Brian's History of Communication Design Blog

Weekly exposition on recent learnings.

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final post

For my final posting, I wanted to share the photos I took on our class trip to the Vancouver Public Library’s Special Collections floor. We saw some amazing books.

The first three photos are of an abbess’ Book of Days, an incunabula on vellum.

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We then saw a leaf from the Gutenberg bible.

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This was followed by an early book, printed in Venice. The page was densely covered in type.

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Of particular interest to me was a book fo Martin Luther’s works, in Latin, that had been owned by William Morris. One has to wonder how much influence the typesetting and type design had on Morris himself.

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To contrast against Morris, we also looked at Owen Jones’ Grammar of Ornament.

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There was a classic example of Morris’ work available as well. True to form, the frontispiece was more elaborate than the inner pages.

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Finally, we looked at Owen Jones’ masterpiece, his two volume work on Alhambra. It was exquisite and reminded me of all the work I’d done on Islamic themes.

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The King James Bible or Shakespeare

The last class reviewed the early history of the printed page, from the Roman-inspired incunabula through the advent of Gutenberg A comment made by the professor was how Gutenberg’s bible led to the standardization of modern German. And although there was no German state, there was certainly a German language. The Gutenberg bible, therefore, standardized orthography and word use.

I began to wonder, therefore, about modern English. I had read and long believed that Shakespeare, with his extremely broad and inventive vocabulary, and his active adoption of non-London dialects into his plays, had a profound impact on the standardization of modern English.

But when you consider that it was indeed the KJV of the bible that had a far greater scope of reach than Shakespeare (after all, most homes would have a bible, but not everyone would bother to buy plays), I began to realize that the KJV would have a much greater impact than Shakespeare.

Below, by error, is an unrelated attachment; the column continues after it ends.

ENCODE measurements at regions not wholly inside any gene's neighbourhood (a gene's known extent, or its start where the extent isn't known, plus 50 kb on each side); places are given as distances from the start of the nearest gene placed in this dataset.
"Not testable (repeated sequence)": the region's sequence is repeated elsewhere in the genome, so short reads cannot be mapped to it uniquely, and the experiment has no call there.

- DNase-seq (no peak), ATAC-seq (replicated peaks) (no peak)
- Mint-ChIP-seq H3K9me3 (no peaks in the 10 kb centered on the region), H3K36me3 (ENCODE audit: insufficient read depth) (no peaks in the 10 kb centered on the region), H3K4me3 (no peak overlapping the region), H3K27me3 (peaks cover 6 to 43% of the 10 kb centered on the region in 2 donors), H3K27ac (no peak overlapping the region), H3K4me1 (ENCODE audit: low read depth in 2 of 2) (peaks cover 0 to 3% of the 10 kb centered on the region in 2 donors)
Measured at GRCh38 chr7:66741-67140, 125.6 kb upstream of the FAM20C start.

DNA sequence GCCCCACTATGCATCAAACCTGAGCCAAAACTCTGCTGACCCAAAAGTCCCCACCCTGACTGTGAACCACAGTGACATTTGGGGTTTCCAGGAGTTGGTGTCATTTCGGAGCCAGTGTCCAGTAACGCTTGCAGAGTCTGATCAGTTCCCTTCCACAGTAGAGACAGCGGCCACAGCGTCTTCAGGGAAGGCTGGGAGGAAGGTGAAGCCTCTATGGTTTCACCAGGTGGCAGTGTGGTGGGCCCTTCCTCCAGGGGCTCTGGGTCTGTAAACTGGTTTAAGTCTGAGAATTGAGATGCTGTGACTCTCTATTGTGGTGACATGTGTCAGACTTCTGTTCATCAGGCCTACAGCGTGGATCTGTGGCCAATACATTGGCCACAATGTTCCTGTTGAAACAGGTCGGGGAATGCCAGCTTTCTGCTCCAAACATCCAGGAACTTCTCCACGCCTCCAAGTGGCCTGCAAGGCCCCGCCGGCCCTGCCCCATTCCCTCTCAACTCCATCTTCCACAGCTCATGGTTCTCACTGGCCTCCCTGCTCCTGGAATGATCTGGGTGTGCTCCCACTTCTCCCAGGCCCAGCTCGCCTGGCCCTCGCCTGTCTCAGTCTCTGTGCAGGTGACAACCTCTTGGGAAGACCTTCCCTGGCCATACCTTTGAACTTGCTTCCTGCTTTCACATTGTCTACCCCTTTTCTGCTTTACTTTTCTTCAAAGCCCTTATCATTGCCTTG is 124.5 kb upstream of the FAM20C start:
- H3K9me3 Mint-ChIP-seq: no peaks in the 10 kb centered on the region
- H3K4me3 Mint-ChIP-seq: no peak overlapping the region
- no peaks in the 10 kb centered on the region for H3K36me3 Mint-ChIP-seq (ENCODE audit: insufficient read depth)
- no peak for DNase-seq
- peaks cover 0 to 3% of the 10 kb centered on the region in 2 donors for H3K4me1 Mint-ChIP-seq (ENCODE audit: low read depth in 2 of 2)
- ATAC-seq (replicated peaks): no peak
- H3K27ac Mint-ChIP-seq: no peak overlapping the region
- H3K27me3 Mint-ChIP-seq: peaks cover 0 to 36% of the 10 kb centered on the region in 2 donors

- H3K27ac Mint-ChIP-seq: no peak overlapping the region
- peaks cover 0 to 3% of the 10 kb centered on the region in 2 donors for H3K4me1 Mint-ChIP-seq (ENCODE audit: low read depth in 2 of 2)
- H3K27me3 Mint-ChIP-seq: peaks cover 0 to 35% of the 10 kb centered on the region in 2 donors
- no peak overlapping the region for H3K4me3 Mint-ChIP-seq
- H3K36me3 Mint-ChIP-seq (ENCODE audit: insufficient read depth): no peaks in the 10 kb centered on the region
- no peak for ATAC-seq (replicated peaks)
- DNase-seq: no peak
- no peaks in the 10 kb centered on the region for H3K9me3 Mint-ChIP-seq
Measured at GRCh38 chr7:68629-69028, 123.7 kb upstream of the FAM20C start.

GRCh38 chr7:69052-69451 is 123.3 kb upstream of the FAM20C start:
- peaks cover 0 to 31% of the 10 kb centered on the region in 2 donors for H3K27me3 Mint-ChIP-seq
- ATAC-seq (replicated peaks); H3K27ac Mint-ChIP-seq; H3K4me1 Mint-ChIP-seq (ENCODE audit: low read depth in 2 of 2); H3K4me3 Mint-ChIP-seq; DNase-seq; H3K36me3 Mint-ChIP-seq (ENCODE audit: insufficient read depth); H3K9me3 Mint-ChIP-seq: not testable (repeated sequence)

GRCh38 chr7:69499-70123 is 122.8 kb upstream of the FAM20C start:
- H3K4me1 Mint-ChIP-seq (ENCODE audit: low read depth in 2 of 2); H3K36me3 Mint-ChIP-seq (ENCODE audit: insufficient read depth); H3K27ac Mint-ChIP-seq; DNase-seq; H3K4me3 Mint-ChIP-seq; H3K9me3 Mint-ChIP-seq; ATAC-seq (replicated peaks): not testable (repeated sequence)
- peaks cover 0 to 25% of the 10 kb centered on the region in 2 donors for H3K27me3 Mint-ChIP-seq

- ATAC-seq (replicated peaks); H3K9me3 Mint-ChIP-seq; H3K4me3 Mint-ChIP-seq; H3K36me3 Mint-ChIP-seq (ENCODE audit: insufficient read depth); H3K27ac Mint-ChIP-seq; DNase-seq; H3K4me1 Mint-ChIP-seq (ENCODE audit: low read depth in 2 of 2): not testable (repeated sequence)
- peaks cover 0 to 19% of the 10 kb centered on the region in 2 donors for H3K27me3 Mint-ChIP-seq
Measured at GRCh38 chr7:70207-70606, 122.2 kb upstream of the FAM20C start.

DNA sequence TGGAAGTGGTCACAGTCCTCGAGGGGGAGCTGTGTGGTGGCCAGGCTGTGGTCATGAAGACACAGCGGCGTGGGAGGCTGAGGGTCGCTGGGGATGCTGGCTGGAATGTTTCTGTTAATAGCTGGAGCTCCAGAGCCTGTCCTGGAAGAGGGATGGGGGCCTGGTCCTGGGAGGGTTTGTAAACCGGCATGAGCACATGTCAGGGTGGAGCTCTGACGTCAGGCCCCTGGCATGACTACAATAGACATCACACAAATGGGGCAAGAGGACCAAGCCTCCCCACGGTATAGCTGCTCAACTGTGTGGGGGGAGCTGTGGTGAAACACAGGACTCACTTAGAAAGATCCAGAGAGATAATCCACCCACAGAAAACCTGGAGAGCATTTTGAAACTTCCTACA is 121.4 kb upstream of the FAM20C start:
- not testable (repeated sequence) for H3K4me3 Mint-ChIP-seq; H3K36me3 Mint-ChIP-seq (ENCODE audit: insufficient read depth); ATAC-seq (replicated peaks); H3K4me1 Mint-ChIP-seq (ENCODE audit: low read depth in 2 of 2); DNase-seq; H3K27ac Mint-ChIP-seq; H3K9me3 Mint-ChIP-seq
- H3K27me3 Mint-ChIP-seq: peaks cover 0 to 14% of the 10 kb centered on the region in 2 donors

Indeed, the King James bible added 257 idioms to English, more than any single source, including Shakespeare, including, according to Wikipedia, feet of clay and reap the whirlwind. Not to mention the standardized orthography.

I guess Shakespeare worship is best left to the English literature department. His plays are brilliant, but he didn’t have the overall effect on modern English at the level that the KJV did.

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Vienna Secession Typeface Reborn in Psychedelia

We were reviewing the various movements that followed on after Art Nouveau (Jugendstil, the Glasgow School, and the Vienna Secession), and it was interesting to see how the typefaces of the Vienna Secession developed. At first they were similar in their clarity and elongated forms to those of the Glasgow School, but they soon developed more abstract, less legible, forms.

Of particular note was one by Alfred Roller, shown here in an example of a calendar page from Ver Sacrum.

Ver Sacrum August

Alfred Roller typeface in Ver Sacrum

When I saw this I immediately thought of the typeface used in late 1960s psychedelia posters, particularly those from San Francisco. I found two examples that used Roller’s typeface:

brignallimg2Jefferson Airplane at the Fillmore

I think it’s great that it might have taken nearly 70 years for the renaissance to occur, but that a perfect one did happen for Roller’s very unique typeface.

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Art Nouveau’s Birth in a Chair

Last week we were looking at artists from the Victorian age, and one in particular that struck my eye was Mackmurdo.

He produced a set of five chairs in 1882 that clearly predates that Art Nouveau movement by perhaps as much as 20 years, yet is clearly a precursor of Art Nouveau in its styling. To wit:

Mackmurdo Chair

The fluid lines suggestive of, yet not representational of, plant forms, are clearly the same as seen in Art Nouveau works.

For example, the design of the Paris metro stations by Guimard:

Guimard Metro Station

Guimard Metro Railing

Guimard designed these stations in 1900, just to give an indication as to how far after Mackmurdo his work came.

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Changing Book Design

One of the slides we had a brief look at in class was a classic example of Victorian book cover design, The Pencil of Nature.

The Penicl of Nature

This dates to 1844. What amazes me is the similarities and differences in what William Morris was doing nearly 50 years later in book design.

William Morris Book Design

We still have an ornate sense of decoration, albeit an organic one, but there has been a shift from blackletter typeface to a more humanist transitional typeface (designed by Morris). Morris also uses a a more traditional canon (dating back to Gutenberg) for the layout of the page, instead of centering it.

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Mighty Ships

In reviewing the lecture slide show from the class that I missed, the image that struck me the most was that of a WWII US Navy recruiting poster:


It was clearly referential to the Art Deco masterpiece of Cassandre:


I love how the Navy was referencing a work of romance and art to create something needed for recruitment. It takes the art of the Navy to a whole new level.